Geo-Marine Letters

, Volume 39, Issue 3, pp 223–237 | Cite as

Stratigraphic model of the Quaternary sediments of the Western Irish Sea Mud Belt from core, geotechnical and acoustic data

  • Mark CoughlanEmail author
  • Andrew J. Wheeler
  • Boris Dorschel
  • Mike Long
  • Paul Doherty
  • Tobias Mörz


A new geotechno-stratigraphic model for Quaternary deposits in the Western Irish Sea Mud Belt area is presented. This area, located in the North Irish Sea, has been heavily influenced by the advance and retreat of the British and Irish Ice Sheet during the last glaciation and subsequent Holocene marine transgression. This study uses a synthesis of lithostratigraphy, geotechnical data (from in situ cone penetration testing) and seismic profiles to generate a stratigraphic framework describing the geometry, distribution and characteristics of Quaternary deposits in an area of the Western Irish Sea Mud Belt at increased resolution. Within a regional context, this stratigraphy is compared with other established offshore stratigraphies in the Irish Sea and terrestrial successions. Four stratigraphic units are identified consisting of a basal subglacial (lodgement) till (Unit 4) emplaced by the Irish Sea Ice Stream. Unit 4 overlies irregular bedrock and is overlain in turn by glaciomarine to glaciolacustrine, ice-proximal outwash and glaciomarine ice-proximal sand and sandy muds (Units 3 and 2 respectively; previously undifferentiated). A thick succession (up to 27 m) of Holocene marine muds (Unit 1) caps the sequence up to the contemporary seabed. Results show that these deposits, and their geotechnical properties, have significant implications for the anthropogenic use of the area, such as the development of offshore renewable energy infrastructure. Revealed are relatively thick (up to 30 m) weak, under-consolidated sediments at the surface and highly heterogeneous, often over-consolidated, sediments that have limited groundtruthing at depth. Furthermore, localised shallow gas is imaged on seismic profiles. The influence on the geotechnical properties of the sediments by this gas revealed no significant effect on shear strength values from cone penetration testing data, although it may have implications for the long-term behaviour of the sediments.



The authors would like to thank Daniel Belknap and one anonymous reviewer for much valued constructive criticism that greatly improved the manuscript. The authors would gratefully like to acknowledge the Irish Marine Sea Assessment (CV0926) and Developing Geotechno-stratigraphies (CE14001) shipboard crew and scientists onboard RV Celtic Voyager and RV Celtic Explorer for assistance gathering the geophysical, geotechnical and sample data used in this study. Special thanks to Johannes Brock for processing of the CPT data.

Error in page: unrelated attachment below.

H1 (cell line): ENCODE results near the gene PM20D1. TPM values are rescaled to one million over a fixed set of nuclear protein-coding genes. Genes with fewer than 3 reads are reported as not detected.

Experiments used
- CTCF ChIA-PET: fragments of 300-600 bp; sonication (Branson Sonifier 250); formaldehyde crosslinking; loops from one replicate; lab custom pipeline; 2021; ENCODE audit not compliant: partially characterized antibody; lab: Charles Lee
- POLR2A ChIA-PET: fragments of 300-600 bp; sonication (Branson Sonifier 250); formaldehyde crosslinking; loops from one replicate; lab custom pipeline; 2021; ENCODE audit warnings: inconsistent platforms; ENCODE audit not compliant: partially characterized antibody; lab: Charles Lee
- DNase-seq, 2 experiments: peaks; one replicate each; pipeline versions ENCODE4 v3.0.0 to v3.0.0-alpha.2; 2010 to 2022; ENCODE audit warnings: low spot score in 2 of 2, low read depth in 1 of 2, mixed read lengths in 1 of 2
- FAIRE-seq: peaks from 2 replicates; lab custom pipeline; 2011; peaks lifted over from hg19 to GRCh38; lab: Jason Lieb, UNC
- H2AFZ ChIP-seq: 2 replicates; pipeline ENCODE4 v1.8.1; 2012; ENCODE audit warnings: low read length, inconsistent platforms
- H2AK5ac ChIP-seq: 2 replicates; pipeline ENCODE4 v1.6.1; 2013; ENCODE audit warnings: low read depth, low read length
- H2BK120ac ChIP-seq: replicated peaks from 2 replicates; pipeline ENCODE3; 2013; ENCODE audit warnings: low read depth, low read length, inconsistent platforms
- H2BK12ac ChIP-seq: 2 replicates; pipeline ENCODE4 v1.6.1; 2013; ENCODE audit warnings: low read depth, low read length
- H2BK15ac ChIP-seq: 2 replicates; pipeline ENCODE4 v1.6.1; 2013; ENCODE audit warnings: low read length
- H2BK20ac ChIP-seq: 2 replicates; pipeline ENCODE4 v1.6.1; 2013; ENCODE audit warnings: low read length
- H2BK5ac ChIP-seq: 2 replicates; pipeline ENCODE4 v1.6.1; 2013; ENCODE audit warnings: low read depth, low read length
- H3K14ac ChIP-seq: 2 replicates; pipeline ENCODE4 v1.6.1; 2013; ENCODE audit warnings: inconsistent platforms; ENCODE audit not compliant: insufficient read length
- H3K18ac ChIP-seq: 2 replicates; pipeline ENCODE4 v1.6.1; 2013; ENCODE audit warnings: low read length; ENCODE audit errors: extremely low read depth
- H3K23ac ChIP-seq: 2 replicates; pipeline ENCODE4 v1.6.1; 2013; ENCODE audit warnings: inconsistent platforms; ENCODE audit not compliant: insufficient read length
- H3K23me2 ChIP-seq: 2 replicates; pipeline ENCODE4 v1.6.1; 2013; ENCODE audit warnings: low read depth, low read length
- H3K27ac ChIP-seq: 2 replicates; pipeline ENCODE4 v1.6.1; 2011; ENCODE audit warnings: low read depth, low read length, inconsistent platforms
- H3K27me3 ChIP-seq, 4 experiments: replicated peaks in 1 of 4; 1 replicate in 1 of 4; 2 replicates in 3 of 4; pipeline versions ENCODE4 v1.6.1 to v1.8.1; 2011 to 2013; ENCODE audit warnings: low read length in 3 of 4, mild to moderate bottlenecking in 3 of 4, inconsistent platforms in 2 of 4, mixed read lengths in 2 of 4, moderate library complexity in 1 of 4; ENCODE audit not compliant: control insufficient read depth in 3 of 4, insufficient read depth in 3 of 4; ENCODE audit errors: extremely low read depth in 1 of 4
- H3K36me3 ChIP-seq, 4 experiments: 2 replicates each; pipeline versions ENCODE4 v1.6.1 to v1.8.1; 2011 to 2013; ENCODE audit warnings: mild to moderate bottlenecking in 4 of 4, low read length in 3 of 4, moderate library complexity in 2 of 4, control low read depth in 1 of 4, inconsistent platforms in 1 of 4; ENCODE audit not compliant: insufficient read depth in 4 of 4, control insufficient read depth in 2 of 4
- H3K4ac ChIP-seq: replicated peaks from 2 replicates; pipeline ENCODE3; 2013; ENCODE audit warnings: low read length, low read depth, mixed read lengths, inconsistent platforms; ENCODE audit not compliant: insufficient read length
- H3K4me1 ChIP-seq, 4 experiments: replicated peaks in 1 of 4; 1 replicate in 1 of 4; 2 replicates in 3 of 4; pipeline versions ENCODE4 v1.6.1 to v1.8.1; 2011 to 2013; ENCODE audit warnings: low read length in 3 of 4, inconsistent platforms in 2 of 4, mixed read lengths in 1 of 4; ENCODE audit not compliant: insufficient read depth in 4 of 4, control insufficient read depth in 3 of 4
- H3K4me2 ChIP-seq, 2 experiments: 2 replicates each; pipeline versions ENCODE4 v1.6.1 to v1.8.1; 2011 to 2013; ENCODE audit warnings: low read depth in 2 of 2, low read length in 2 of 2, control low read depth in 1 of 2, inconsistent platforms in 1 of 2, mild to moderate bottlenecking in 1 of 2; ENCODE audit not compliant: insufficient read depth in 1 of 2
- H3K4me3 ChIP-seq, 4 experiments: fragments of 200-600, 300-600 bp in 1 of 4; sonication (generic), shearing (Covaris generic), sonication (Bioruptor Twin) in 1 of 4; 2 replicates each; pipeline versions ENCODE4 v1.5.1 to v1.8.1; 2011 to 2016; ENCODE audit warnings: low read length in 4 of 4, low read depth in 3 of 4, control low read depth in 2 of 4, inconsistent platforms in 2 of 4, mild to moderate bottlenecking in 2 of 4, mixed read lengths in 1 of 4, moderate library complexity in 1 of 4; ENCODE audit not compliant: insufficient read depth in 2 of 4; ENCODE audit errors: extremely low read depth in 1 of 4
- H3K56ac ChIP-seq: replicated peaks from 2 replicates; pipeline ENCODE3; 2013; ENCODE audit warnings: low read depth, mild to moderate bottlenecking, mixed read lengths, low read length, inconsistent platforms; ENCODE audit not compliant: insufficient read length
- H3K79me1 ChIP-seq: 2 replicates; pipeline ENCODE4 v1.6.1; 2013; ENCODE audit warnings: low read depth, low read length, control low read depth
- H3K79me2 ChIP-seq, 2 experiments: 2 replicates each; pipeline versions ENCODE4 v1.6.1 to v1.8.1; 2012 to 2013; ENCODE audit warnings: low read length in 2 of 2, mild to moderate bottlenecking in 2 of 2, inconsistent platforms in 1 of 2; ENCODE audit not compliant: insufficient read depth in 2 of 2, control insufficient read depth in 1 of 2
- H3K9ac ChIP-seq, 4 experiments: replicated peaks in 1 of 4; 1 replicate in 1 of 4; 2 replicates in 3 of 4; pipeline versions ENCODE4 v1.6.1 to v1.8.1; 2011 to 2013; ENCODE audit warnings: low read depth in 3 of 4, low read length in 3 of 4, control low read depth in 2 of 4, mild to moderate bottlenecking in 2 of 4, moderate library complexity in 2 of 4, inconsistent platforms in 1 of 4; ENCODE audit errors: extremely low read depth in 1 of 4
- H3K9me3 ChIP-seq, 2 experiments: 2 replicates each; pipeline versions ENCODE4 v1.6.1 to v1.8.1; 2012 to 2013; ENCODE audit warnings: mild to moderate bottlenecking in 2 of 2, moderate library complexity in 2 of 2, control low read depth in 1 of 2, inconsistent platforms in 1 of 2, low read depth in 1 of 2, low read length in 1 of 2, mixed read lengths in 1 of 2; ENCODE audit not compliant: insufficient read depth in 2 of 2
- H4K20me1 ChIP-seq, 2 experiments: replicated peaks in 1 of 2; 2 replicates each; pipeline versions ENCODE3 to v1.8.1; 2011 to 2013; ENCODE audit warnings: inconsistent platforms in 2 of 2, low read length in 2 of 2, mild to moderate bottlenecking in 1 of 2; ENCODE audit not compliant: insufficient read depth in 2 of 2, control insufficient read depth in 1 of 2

Funding information

Ship time on the RV Celtic Voyager and RV Celtic Explorer was funded by the Marine Institute under the 2009 and 2014 Ship Time Programme of the National Development Plan. This project received funding from the Geological Survey of Ireland (under the auspices of the INFOMAR Programme), Gaelectric Development Ltd. and the Sustainable Energy Authority of Ireland through the Ocean Energy Prototype Research and Development Programme 2014.


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Copyright information

© Springer-Verlag GmbH Germany, part of Springer Nature 2019

Authors and Affiliations

  • Mark Coughlan
    • 1
    • 2
    • 3
    Email author
  • Andrew J. Wheeler
    • 2
    • 4
  • Boris Dorschel
    • 5
  • Mike Long
    • 1
    • 2
  • Paul Doherty
    • 3
  • Tobias Mörz
    • 6
  1. 1.School of Civil EngineeringUniversity College DublinDublin 4Ireland
  2. 2.Irish Centre for Research in Applied Geosciences, O’Brien Centre for Science EastUniversity College DublinDublin 4Ireland
  3. 3.Gavin and Doherty GeosolutionsDublin 14Ireland
  4. 4.School of Biological, Earth & Environmental Sciences/Environmental Research Institute/Centre for Marine and Renewable EnergyUniversity College CorkCorkIreland
  5. 5.Alfred Wegener Institute Helmholtz Centre for Polar and Marine Research (AWI)D-27568 BremerhavenGermany
  6. 6.MARUM–Center for Marine Environmental SciencesUniversity of Bremen28359 BremenGermany

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